A Bright Shining Lie |
directed by Terry George
(Time Warner, 1998)
John Paul Vann was a man who made John Wayne look like Mahatma Gandhi and Don Juan like the pope. A professional soldier, he gave up his commission rather than become part of the Pentagon's "bright shining lie" -- the war in Vietnam.
Not that Vann was opposed to the war; Vann, a real-life adviser to the South Vietnamese army in the days before the Gulf of Tonkin incident, had no use for the antiwar crowd. Like many people in the '60s, Vann objected not to the war, but to the way it was waged.
A shrewd tactician, Vann early on realized that the key to winning the war was not firepower, but rice. The Viet Cong were outgunned and outmanned, yet they were winning because they had targeted the hearts and minds of the Vietnamese peasants. But for raising that point -- openly, with the help of the press -- Vann was threatened with court martial.
A Bright Shining Lie is a fact-based account of Vann's experiences, as recorded in Neil Sheehan's book of the same name. And while the film may lack the dramatic impact of The Deer Hunter or the archetypal underpinnings and big-budget fireworks of Apocalypse Now, it offers viewers something neither of those films could: context.
A Bright Shining Lie is firmly rooted in the sociopolitical scene of the late '50s and early '60s, in station wagon fins and Marilyn Monroe, in the evils of segregation and the real-life terror of the Cuban missile crisis.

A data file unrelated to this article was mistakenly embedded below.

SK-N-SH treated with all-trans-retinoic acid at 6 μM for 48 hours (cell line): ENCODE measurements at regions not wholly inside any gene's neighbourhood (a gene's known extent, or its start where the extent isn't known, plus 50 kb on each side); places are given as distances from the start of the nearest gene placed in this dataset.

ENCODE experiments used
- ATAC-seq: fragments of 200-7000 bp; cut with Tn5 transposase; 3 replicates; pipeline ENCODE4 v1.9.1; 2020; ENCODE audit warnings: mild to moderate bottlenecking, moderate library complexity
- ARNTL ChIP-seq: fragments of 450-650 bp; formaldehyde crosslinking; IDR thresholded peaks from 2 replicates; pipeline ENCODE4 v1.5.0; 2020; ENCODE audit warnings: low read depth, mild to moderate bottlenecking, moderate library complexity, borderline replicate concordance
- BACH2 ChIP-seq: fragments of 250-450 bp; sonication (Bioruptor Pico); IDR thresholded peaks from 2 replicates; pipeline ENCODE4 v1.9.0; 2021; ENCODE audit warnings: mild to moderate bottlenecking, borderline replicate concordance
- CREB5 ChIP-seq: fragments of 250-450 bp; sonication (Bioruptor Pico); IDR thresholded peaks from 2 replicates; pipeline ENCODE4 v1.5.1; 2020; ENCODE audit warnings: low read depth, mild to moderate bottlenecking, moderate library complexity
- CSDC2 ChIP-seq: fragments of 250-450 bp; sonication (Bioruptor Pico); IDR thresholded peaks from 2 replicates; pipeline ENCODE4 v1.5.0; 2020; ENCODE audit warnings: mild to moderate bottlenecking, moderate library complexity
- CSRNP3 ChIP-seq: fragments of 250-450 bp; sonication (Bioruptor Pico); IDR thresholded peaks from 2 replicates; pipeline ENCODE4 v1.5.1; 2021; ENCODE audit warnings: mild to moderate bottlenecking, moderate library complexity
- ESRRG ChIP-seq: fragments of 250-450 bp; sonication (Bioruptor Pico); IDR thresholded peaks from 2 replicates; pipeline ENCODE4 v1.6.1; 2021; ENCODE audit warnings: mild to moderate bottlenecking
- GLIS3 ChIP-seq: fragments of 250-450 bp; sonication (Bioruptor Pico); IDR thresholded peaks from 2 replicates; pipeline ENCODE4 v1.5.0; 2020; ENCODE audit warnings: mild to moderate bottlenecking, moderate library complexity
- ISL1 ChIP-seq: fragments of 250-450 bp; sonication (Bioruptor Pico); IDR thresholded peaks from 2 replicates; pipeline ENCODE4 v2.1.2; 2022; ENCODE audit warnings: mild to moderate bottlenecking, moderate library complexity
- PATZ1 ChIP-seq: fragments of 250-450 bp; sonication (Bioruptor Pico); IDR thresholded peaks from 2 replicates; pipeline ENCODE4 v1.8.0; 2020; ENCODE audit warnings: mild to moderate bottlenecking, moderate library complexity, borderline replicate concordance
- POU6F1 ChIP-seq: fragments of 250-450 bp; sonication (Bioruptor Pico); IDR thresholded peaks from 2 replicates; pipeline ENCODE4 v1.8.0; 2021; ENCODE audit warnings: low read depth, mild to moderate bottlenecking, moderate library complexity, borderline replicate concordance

Writer-director Terry George offers a quick but revealing look at those days in the black-and-white news clips that help open his film. What the clips don't provide, George fills in with voice-over narration by reporter Steve Burnett (Donal Logue), a Times reporter who ostensibly broke Vann's story.
Better yet, George offers a warts-and-all portrayal of Vann (Bill Paxton), which isn't easy, given how many warts he had. Vann had almost as many extramarital affairs as he did combat experiences, including ones that would make Bill Clinton blush -- such as with the family's 15-year-old babysitter.
But Vann never cheated on his country. He stood up to the Viet Cong and his superiors with equal fervor, and, if we're to believe George, died believing there was still a way for the United States to win its misguided "police action" in Southeast Asia, long after Gen. Westmoreland had extinguished his light at the end of the tunnel and gone home.
A Bright Shining Lie does have its shortcomings.
Often it moves so quickly over the surface of events that it doesn't capture the drama of them. This is especially true in many of the domestic scenes: Vann and his wife (Amy Madigan) never really seem married. It's just part of the script.
Logue fares little better as Burnett. He says all the things he's supposed to say, but he's not always convincing. He helps move the story along, but never becomes a compelling character in his own right.
A Bright Shining Lie may not be the last word U.S. involvement in Vietnam, but it's an important and insightful one, the kind that transcends its medium and budget. In short, it gives you something to think about. Now there's a claim you don't see many movies making these days.